The first global Global Stocktaking of the progress made on containing climate change, expected to conclude in the UN summit in Dubai in a few weeks, has received polarizing views from nations that are signatories to the 2015 Paris Agreement. Countries have varying expectations from the final round of discussions, which have been provided to the UNFCCC as submissions from February.
At the ‘From G20 to COP28,’ special forum held in Abu Dhabi, Dr. Al Jaber, the COP28 President, emphasized that COP28 would frame climate action as an opportunity for growth. He stressed “ambitious and balanced outcomes through the first Global Stocktake(GST), across mitigation, adaptation and means of implementation.”
The key negotiation blocs, including the Like-Minded Developing Countries (LMDCs), Least Developed Countries (LDCs), G7 & China, BASIC (Brazil, South Africa, India, China), and African Group of Negotiators (AGN), Alliance of Small Island States (AoSIS), and Argentina, Brazil, Uruguay (ABU) have made submissions, along with individual countries & regions like the US & UK, Australia & the European Union.
In their GST submissions, most developing countries, including India and South Africa, have demanded that the global stocktaking assesses pre-2020 failures by developed countries. Developed countries, including the US, Japan, and UK, have highlighted the rise of emissions since 2019 in emerging countries, significantly contributing, and therefore, the GST should focus on the future, instead of looking towards the past.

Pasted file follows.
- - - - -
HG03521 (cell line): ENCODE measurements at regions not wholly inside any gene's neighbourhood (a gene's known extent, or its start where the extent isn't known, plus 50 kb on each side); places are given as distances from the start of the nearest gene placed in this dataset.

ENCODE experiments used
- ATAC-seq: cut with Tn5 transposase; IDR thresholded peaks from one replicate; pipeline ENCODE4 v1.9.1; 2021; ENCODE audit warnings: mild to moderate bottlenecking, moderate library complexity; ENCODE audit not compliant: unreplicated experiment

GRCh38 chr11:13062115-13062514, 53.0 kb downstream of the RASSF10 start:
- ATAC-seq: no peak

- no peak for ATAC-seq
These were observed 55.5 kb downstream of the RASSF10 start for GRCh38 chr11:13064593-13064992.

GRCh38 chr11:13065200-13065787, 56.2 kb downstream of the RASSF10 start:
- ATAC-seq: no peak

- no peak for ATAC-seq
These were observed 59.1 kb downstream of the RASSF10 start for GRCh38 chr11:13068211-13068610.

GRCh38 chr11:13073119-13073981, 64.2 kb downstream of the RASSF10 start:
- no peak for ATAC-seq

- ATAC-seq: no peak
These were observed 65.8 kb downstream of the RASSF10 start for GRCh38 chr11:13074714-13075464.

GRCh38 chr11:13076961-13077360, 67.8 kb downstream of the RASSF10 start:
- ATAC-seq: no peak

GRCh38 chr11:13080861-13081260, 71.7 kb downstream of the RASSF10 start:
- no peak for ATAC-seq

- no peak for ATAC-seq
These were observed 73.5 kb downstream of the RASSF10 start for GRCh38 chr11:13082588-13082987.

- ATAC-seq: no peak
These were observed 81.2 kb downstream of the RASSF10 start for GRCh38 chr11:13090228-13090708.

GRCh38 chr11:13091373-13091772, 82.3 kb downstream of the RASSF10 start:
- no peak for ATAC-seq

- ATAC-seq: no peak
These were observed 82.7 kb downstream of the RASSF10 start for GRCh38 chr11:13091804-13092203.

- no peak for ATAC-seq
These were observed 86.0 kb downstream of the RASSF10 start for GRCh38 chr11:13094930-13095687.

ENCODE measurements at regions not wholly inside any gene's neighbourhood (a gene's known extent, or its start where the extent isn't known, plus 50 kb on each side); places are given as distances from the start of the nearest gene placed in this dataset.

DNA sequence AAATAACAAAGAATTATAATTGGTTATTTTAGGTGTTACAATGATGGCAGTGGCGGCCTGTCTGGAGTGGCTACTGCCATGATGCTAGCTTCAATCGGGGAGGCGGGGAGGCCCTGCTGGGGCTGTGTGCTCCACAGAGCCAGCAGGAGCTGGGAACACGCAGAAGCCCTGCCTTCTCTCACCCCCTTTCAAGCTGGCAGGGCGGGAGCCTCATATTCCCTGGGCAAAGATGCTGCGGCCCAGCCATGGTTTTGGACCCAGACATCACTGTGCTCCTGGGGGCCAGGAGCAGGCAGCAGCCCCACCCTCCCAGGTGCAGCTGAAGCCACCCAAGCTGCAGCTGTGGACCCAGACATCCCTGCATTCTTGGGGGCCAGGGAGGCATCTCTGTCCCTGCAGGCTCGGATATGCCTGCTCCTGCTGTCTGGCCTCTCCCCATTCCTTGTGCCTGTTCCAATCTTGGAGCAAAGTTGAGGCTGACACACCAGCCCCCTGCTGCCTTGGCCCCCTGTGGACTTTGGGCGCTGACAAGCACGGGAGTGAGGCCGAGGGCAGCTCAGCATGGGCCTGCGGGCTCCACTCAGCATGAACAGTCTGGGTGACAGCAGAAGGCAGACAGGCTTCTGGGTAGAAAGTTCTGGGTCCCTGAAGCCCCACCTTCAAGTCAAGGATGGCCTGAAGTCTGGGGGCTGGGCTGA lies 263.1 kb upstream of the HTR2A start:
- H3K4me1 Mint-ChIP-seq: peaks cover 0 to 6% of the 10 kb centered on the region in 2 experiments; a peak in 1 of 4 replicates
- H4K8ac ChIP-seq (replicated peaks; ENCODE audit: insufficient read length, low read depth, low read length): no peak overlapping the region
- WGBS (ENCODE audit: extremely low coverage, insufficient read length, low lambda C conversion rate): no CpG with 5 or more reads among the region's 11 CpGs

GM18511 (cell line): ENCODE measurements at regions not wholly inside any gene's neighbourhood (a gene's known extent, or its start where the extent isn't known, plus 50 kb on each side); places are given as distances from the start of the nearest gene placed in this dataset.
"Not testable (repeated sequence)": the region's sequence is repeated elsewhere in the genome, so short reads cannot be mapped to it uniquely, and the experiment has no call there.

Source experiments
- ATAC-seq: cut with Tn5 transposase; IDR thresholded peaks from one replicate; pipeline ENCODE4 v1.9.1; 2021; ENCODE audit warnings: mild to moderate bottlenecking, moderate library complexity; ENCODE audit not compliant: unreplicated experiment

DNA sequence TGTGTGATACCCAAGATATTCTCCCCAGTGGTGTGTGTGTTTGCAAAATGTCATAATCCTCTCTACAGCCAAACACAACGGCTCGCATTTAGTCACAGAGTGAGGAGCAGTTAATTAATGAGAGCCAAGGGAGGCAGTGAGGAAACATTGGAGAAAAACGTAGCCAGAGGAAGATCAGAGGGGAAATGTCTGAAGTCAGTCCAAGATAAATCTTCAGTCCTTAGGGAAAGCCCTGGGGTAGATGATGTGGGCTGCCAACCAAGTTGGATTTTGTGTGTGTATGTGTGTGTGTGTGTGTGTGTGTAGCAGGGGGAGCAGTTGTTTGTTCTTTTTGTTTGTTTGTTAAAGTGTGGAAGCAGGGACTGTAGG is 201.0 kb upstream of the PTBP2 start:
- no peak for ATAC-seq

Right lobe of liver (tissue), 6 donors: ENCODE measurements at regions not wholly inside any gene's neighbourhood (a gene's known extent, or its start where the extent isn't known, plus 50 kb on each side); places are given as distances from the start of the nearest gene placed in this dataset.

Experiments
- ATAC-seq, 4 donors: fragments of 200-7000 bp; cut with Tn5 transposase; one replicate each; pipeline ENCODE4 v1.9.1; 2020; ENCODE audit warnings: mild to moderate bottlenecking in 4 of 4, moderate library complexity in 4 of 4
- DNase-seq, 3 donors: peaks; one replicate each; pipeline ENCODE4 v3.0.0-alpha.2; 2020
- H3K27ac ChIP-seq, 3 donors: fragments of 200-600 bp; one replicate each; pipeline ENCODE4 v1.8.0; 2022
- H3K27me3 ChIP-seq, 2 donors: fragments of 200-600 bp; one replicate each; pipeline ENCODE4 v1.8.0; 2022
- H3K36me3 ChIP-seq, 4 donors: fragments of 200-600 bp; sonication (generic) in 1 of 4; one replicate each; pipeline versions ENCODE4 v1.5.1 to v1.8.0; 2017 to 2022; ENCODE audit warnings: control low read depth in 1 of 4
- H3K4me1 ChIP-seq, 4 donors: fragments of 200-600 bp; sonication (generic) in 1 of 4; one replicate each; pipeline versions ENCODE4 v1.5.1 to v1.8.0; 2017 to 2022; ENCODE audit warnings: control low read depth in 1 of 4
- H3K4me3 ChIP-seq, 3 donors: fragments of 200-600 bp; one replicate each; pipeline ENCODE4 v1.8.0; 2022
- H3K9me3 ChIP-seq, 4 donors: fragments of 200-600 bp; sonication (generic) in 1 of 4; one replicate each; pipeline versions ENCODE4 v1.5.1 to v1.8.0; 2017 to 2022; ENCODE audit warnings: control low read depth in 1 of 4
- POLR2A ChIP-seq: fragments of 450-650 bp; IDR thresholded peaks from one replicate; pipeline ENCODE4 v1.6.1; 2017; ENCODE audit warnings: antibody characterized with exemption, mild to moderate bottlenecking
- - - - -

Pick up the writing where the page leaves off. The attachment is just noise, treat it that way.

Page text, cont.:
Another polarized debate has been on acknowledging how the global carbon budget has been utilized so far. Historical emitters have used up a majority share of the global carbon budget (GCB), and developing countries must be allowed to use the remaining budget, countries like China and India have demanded.
The language in phasing down or phasing out is also likely to raise a storm, experts said. These contentious issues are loosely linked to the delivery of finance, share of carbon budget exhausted, and per capita & overall emissions of countries.
Dr. Al Jaber acknowledged the critical need for a new paradigm in climate finance to enable every country, especially those in the Global South, to adopt low carbon development. “In short, the clean technologies that are taking off in the north must be available accessible and affordable across the global south,” asserted Dr. Al Jaber.
COP28 UAE, scheduled for November 30 to December 12, 2023, at Expo City Dubai, is set to be a significant event. It will bring together over 70,000 participants, including world leaders, government officials, industry experts, academics, and youth. This diverse gathering aims to foster a collaborative approach to climate action.
A key feature of COP28 UAE is the first-ever Global Stocktake, as required by the Paris Climate Agreement. This will be a thorough assessment of global progress towards climate goals. The UAE’s role is pivotal in guiding all parties to establish a clear, practical roadmap for a global energy transition. This approach prioritizes inclusivity, ensuring that climate action benefits everyone.